"I'm asking myself that same question, Miss Lockhart," he returned with a small smile that held a hint of flirtation. "But I've recently been working from his lordship's townhouse in London, finishing up some business for him there."

"I see," Eliza murmured. "Will you be working here at Verity Hall now?"

"Well, that depends on Lord Rockdale. I go where I am commanded," he said lightly, releasing her to be seated by a footman.

Once at the table, Eliza resolved to remain unnoticed in the background. Shouldn't be too difficult, she told herself, after all, she was only the governess. Thankfully, Mr. Willoughby was seated across from her, his quiet presence somehow reassuring.

Eliza stiffened, seeing the brawny footman named George enter the dining room. Her hand flexed in her lap. Every time she saw the man, it made her uneasy, remembering how he had so vulgarly spoken to her that horrible morning at breakfast.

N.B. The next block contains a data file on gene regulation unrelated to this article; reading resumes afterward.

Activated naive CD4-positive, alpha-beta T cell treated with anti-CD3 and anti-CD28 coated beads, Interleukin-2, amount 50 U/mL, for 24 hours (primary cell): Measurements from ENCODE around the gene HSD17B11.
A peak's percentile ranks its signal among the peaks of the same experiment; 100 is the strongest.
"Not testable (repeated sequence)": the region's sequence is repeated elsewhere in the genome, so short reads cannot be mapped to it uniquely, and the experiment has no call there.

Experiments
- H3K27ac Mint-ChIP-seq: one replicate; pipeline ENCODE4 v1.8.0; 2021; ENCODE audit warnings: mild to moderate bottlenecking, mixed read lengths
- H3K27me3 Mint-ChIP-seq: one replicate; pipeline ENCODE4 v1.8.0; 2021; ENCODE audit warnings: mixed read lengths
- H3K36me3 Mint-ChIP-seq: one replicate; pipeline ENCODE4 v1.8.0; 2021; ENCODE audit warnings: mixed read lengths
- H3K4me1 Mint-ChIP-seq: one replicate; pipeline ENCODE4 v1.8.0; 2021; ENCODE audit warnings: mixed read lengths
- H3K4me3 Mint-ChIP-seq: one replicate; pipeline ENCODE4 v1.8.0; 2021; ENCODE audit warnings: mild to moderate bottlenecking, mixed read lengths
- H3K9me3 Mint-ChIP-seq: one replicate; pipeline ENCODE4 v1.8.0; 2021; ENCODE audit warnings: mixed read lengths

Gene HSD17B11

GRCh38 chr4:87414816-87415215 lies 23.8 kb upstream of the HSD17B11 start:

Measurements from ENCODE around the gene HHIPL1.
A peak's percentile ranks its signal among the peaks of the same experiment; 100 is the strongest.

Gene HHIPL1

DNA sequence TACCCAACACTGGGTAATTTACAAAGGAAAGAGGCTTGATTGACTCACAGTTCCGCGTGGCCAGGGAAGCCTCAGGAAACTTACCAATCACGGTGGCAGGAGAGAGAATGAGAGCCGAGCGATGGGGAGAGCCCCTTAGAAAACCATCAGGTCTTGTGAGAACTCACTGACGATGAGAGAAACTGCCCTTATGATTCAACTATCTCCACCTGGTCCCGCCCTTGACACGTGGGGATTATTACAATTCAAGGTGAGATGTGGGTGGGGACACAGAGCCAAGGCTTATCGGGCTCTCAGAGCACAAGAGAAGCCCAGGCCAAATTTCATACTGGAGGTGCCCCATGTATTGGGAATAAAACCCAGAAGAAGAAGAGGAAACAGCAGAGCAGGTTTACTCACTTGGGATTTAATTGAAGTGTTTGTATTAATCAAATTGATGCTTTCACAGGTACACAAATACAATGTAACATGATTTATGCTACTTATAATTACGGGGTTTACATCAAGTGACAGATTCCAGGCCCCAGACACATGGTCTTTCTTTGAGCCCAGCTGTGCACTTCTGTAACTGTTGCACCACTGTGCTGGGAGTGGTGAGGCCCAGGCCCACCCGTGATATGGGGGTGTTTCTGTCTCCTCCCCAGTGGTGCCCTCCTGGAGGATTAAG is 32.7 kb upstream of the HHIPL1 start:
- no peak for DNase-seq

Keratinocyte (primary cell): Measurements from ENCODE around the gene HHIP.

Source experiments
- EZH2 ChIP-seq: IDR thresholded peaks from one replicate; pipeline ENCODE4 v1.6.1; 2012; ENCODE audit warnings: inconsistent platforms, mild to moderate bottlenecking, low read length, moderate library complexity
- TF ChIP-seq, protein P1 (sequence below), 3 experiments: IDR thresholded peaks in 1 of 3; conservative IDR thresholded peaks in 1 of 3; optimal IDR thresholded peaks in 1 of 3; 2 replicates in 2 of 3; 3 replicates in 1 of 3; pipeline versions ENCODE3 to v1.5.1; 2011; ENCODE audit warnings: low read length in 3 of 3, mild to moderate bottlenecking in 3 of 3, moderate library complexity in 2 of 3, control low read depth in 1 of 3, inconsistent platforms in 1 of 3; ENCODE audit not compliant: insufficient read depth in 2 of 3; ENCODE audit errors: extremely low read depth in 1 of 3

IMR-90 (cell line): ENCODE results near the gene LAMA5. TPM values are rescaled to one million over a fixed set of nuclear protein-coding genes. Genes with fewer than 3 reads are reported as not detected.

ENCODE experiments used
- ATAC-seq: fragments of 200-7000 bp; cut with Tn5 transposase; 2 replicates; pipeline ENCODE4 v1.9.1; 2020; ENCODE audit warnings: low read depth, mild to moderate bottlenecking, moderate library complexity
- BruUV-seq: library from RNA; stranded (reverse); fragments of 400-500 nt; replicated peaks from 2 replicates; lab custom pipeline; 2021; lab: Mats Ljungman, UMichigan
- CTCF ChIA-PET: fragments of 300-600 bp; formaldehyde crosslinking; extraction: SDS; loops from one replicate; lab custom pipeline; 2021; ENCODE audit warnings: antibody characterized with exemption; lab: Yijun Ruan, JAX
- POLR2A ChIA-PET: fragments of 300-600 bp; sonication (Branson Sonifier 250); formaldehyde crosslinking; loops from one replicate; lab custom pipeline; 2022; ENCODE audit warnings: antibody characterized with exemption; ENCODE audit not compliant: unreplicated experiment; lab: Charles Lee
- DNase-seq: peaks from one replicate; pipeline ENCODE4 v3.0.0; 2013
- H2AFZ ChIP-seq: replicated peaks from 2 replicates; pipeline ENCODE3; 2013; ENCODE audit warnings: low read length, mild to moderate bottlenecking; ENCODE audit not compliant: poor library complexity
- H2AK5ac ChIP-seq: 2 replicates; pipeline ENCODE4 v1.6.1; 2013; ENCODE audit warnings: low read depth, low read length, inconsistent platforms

There seemed to be a ghost of a smirk cross the footman's face when he caught sight of her. She stared back, refusing to give him a reaction. If given the chance, she'd enjoy stabbing the lout in the hand with a dinner fork, or perhaps his more sensitive parts if necessary.

At the head of the table, Rockdale spoke as required with his guests, his expression bored as Lady Pelham's cultured tones dominated the conversation. Glancing up, Eliza found him watching as she brought a spoonful of consommé to her lips. His gaze grew heated when his eyes dipped down to her bosom.

She resisted the urge to drape a napkin over her chest and deliberately turned away to smile brilliantly at Mr. Willoughby.

The other man froze, spoon half-way to his mouth, looking a bit dazzled but smiling back. His hazel eyes seemed to twinkle at her in the candlelight.

"I do have some lovely news to share, Rockdale," Lady Pelham announced. "Caroline has received an offer of marriage from Lord Atherton." She directed a proud smile at Miss Stanley.

Rockdale frowned. "Atherton? The man is old enough to be her grandfather."